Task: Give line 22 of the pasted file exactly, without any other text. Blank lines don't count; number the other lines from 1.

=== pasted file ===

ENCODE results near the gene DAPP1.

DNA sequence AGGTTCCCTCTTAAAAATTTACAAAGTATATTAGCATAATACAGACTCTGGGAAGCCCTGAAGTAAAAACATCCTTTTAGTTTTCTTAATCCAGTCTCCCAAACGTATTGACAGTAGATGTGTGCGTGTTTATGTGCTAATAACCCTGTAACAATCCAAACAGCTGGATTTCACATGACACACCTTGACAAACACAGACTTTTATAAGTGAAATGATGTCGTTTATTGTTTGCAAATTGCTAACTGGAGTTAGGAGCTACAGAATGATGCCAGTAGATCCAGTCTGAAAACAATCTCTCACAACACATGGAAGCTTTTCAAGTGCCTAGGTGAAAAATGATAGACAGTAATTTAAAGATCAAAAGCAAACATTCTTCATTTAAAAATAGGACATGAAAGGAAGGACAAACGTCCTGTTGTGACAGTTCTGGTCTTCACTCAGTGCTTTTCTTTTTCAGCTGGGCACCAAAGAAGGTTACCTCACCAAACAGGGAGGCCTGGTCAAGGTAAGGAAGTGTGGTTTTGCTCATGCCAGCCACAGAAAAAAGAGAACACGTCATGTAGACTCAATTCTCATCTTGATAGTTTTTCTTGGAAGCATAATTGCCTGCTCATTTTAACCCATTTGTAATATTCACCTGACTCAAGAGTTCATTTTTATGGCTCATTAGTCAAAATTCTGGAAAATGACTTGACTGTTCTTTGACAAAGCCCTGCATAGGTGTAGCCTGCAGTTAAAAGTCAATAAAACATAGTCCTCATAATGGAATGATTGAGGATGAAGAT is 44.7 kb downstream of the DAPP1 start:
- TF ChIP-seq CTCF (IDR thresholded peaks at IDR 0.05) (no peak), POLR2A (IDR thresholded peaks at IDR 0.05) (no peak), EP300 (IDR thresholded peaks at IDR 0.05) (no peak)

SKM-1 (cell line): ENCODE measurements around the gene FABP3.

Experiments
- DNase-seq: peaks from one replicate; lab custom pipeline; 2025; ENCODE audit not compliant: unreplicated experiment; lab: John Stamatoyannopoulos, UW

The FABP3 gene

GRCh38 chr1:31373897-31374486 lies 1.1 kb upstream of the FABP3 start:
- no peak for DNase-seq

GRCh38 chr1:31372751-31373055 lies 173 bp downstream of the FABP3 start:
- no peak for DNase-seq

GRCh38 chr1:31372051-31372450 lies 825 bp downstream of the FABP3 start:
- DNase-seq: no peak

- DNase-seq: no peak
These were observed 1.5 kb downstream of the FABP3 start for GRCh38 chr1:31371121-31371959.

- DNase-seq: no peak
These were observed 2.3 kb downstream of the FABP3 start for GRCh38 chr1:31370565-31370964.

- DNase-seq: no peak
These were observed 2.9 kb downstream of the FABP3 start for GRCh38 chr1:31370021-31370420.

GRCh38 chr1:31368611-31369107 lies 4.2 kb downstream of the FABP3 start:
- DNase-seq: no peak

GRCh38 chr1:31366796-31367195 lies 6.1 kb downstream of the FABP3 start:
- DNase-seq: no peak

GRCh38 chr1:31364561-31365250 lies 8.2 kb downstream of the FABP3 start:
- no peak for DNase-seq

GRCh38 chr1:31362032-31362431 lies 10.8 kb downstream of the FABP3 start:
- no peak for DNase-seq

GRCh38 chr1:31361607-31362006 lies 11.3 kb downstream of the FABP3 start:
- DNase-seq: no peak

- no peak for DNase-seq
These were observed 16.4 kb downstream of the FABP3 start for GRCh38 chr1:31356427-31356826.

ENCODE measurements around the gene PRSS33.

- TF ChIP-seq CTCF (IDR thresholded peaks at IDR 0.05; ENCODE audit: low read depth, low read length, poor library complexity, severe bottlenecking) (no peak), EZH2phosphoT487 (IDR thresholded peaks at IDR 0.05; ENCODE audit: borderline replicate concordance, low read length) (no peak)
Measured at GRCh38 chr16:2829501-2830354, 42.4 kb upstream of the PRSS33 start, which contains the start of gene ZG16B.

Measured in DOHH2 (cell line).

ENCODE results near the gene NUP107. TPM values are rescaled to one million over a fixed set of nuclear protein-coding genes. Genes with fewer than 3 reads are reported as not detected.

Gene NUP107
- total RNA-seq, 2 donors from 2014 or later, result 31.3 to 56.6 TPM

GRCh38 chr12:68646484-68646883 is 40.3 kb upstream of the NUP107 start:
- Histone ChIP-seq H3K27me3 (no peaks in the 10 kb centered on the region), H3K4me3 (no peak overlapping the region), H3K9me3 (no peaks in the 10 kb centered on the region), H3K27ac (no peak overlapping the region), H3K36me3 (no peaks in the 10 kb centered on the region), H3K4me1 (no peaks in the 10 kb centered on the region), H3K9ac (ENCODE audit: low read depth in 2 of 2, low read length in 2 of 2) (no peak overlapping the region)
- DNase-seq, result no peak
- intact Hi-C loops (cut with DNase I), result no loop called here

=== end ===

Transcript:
GRCh38 chr1:31366796-31367195 lies 6.1 kb downstream of the FABP3 start: